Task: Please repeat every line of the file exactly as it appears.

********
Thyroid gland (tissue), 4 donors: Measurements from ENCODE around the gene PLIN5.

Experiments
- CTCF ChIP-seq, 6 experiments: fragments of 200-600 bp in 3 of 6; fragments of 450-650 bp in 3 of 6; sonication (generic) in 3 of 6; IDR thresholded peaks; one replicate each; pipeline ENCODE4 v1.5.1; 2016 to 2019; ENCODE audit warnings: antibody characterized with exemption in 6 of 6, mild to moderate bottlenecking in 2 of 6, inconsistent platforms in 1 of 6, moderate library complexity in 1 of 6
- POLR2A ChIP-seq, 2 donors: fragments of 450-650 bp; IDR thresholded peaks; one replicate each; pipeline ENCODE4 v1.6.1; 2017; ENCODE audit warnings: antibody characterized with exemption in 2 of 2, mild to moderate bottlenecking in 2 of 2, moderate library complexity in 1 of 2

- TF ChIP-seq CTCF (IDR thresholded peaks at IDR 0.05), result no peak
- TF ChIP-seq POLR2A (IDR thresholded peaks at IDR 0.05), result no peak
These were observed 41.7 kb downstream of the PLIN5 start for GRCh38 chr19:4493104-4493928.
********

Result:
Thyroid gland (tissue), 4 donors: Measurements from ENCODE around the gene PLIN5.

Experiments
- CTCF ChIP-seq, 6 experiments: fragments of 200-600 bp in 3 of 6; fragments of 450-650 bp in 3 of 6; sonication (generic) in 3 of 6; IDR thresholded peaks; one replicate each; pipeline ENCODE4 v1.5.1; 2016 to 2019; ENCODE audit warnings: antibody characterized with exemption in 6 of 6, mild to moderate bottlenecking in 2 of 6, inconsistent platforms in 1 of 6, moderate library complexity in 1 of 6
- POLR2A ChIP-seq, 2 donors: fragments of 450-650 bp; IDR thresholded peaks; one replicate each; pipeline ENCODE4 v1.6.1; 2017; ENCODE audit warnings: antibody characterized with exemption in 2 of 2, mild to moderate bottlenecking in 2 of 2, moderate library complexity in 1 of 2

- TF ChIP-seq CTCF (IDR thresholded peaks at IDR 0.05), result no peak
- TF ChIP-seq POLR2A (IDR thresholded peaks at IDR 0.05), result no peak
These were observed 41.7 kb downstream of the PLIN5 start for GRCh38 chr19:4493104-4493928.